Talk:Hungarian dzs

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"05:53, 7 January 2006 Somody (completely rewrote page because last ones were terrible"

I could say the same about this edit, too.
"It is pronounced (using English pronounciation with letter romanization) "jay" in the alphabet, but just "je" when spoken in a word."
This is just bullshit. It is pronounced [dʒeː] in the alphabet, and it's not the same as jay ([dʒeɪ]) in the English alphabet. Moreover, it's just "j" when spoken in a world, not "je". (Compare English Jet ⇔ Hungarian dzsungel (Which is pronounced [dʒuŋgɛl], not [dʒɛuŋgɛl].)

-- 00:39, 9 January 2006 (UTC)

Excuse me, but I do know Hungarian very well. I do understand that it is very difficult to find an equivalent in the 'English alphabet', but I did my best...please dont swear or anything like that. Correct it and that's all that's necessary! - somody 23:41, 9 January 2006 (UTC)

It is well known that English orthography is inconsistent, illogical and above all ambiguous. That, along with the fact that the vast majority of languages contain sounds that fall outside its scope, are why Wikipedia does not use them, but uses the International Phonetic Alphabet instead. I've reworked the article slightly to a) give it a lede, which every article should have, and b) use IPA. Hairy Dude 07:45, 18 August 2006 (UTC)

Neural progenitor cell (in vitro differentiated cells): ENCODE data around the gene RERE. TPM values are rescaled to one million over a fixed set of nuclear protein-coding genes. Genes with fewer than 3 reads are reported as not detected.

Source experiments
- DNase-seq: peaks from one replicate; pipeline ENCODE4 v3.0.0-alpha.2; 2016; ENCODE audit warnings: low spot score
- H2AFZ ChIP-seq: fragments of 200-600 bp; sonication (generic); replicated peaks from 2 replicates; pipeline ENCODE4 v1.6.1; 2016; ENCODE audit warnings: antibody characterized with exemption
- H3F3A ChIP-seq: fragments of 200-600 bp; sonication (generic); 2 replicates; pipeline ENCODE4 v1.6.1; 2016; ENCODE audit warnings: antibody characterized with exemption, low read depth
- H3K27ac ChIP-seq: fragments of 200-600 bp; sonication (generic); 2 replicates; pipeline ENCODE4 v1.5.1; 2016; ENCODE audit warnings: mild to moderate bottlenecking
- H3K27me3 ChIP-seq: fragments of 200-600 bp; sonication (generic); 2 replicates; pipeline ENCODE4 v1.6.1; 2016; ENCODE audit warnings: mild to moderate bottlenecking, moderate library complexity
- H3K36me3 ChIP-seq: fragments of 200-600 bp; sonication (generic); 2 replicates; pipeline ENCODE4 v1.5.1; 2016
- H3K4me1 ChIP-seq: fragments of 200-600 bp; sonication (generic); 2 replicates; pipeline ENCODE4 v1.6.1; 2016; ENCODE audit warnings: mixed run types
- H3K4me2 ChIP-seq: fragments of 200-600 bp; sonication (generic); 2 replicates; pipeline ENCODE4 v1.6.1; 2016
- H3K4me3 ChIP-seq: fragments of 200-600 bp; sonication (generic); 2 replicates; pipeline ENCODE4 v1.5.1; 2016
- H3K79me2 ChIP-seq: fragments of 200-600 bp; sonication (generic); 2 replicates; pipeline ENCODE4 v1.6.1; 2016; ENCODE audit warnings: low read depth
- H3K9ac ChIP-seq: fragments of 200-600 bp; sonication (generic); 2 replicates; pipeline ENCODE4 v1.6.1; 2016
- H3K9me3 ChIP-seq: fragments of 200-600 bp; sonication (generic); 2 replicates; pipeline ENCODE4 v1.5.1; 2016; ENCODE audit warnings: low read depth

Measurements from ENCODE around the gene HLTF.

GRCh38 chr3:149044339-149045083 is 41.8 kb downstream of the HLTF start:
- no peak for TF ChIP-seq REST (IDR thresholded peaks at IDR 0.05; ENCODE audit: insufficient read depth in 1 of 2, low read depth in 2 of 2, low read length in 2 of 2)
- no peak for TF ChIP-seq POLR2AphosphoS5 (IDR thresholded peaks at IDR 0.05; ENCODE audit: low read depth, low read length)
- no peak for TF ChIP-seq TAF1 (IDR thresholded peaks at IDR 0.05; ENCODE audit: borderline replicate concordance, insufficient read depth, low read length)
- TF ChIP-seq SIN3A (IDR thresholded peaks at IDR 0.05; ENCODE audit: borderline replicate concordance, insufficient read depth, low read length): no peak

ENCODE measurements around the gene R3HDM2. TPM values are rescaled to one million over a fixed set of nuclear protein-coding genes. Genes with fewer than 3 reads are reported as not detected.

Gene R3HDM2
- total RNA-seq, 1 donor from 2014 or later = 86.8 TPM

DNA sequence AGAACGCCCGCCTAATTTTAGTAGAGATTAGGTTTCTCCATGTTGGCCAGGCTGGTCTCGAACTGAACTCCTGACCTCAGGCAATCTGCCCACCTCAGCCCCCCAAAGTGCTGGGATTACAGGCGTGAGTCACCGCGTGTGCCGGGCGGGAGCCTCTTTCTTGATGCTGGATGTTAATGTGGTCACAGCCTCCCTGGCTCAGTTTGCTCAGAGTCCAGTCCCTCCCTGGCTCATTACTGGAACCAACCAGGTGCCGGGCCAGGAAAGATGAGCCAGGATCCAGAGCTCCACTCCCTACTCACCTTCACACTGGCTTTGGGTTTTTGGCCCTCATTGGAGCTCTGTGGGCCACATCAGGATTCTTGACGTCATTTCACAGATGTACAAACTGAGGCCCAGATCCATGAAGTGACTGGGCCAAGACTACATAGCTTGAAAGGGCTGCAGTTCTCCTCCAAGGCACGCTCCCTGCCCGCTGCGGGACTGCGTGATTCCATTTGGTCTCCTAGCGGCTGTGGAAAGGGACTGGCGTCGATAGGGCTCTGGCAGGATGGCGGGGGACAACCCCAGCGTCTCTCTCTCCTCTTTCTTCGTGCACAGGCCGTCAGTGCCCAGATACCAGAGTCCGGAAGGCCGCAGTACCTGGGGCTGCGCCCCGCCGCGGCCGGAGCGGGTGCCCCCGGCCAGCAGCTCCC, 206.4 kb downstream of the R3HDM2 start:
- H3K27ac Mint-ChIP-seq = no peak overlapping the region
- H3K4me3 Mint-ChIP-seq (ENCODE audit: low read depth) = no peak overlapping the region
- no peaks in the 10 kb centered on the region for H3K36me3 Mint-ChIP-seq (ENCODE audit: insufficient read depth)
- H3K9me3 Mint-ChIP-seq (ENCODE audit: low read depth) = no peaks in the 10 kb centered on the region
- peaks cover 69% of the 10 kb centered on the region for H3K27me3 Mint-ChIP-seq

The "d" represents the "d" and the digraph "zs" represents the "ʒ".-- 10:22, 1 August 2006 (UTC)

I imagine it is treated as one for collation purposes, much as Welsh <ng> comes after <g> rather than <n>. Obviously this should be explained better, but that's why it's marked as a stub :) (No, I can't improve it, because I don't know Hungarian.) Hairy Dude 07:49, 18 August 2006 (UTC)
Yeah. And I think its only considered a trigraph because the Hungarians say so and went on to consider it a seperate letter.-- 06:13, 17 October 2006 (UTC)

The "d" refers to /d/ and "zs" refers to /ʒ/ but "dzs" is another letter on its own, even if it can be approximated by the preceding two sounds. In pronunciation, the /d/ and /ʒ/ cannot be distinguished. It is one sound, just like the one marked with "G" and "J" is in English (like in "gipsy" and "jungle"). There used to be a plan to mark this sound with a "ds" digraph but it failed, perhaps for reasons of transparency. Adam78 11:00, 17 October 2006 (UTC)

There is in French. J already is /ʒ/ so they add D as in Djibouti.-- 00:51, 18 October 2006 (UTC)